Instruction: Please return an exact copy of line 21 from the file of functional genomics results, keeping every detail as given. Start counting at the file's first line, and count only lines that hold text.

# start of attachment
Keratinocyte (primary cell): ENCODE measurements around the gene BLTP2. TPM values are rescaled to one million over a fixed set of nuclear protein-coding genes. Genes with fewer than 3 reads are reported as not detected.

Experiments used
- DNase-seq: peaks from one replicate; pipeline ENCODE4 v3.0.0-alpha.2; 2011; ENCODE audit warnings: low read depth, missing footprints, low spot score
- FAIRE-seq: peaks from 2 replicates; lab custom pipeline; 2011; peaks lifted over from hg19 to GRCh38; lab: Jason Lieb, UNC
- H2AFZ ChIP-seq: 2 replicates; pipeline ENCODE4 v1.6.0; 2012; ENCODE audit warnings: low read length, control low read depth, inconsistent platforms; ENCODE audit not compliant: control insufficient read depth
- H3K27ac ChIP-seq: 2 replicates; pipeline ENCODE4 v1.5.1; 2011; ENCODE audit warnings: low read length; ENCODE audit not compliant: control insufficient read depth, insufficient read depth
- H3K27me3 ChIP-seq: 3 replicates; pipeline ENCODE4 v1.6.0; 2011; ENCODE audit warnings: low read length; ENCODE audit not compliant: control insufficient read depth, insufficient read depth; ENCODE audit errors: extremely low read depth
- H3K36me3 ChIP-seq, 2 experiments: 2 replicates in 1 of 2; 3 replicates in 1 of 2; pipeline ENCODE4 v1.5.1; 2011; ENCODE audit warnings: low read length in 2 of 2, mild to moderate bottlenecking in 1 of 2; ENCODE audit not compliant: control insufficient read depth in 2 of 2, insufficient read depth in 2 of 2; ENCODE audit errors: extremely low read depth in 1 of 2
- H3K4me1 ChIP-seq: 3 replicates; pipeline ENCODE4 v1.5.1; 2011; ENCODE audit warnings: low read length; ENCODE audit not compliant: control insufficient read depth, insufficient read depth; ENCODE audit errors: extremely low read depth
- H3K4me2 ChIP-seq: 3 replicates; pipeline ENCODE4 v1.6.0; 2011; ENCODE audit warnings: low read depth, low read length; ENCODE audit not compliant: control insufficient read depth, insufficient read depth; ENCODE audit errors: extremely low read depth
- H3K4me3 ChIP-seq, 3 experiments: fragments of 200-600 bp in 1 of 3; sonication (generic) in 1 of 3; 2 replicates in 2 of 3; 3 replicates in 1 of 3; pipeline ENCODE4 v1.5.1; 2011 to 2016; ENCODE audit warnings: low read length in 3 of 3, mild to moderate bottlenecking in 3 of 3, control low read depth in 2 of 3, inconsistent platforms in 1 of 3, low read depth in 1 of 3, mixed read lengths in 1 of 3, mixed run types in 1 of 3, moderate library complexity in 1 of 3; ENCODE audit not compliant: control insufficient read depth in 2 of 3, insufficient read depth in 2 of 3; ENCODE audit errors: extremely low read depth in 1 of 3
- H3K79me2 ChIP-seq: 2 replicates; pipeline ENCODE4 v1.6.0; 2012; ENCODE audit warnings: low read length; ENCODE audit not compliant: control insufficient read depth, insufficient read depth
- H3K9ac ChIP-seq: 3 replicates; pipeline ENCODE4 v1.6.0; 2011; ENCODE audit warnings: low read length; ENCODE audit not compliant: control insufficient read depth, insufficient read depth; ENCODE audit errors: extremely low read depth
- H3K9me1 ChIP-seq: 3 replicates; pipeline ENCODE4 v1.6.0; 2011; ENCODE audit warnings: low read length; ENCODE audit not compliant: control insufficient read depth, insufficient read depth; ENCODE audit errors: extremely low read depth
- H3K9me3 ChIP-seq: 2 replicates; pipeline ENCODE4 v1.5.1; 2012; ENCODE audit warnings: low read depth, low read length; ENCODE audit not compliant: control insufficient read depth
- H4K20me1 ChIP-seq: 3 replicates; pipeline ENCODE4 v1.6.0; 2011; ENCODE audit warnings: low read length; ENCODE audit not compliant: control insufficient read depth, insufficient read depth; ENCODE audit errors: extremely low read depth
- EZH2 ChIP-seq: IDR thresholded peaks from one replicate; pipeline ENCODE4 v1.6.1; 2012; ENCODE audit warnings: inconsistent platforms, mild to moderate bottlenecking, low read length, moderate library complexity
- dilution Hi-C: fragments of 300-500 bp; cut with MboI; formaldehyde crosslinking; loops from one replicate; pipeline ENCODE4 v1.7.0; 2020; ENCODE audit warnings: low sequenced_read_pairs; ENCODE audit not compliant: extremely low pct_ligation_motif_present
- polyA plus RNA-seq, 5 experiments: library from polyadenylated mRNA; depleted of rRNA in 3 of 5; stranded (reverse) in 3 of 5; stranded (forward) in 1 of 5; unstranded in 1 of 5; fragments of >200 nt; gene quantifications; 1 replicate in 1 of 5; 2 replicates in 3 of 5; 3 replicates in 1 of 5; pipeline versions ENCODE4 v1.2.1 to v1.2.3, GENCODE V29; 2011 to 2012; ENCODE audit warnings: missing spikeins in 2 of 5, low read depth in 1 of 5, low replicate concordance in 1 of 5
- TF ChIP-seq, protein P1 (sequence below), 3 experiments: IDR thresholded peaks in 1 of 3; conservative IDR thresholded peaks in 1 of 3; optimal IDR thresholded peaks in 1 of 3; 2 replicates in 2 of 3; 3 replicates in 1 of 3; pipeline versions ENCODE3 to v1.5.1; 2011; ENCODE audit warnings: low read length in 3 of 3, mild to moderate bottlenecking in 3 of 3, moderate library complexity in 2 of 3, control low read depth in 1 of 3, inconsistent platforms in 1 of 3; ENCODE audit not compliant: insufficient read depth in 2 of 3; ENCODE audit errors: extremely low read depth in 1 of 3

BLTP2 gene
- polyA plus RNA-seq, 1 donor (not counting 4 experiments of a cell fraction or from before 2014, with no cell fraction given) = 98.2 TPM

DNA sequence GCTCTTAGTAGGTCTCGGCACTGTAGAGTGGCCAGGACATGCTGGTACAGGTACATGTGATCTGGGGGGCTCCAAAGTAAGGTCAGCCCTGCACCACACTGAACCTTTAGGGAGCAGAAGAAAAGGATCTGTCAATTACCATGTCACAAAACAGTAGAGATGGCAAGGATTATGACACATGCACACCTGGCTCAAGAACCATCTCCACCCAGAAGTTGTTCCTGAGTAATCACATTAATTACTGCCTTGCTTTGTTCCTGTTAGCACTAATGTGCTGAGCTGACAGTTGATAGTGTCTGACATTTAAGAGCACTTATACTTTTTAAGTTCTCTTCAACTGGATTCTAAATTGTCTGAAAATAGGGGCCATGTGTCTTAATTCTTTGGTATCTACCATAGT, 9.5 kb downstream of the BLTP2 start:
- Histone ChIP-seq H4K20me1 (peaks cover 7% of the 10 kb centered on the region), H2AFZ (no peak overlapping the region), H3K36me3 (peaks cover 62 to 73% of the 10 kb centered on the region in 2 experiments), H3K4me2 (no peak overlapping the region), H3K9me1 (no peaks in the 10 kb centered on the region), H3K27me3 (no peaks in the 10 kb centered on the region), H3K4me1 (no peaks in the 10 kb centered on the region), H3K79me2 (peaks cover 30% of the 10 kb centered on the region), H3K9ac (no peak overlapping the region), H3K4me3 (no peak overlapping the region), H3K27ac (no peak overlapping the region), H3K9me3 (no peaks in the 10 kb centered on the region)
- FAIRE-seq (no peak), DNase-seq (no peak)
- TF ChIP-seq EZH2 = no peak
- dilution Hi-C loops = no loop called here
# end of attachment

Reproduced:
BLTP2 gene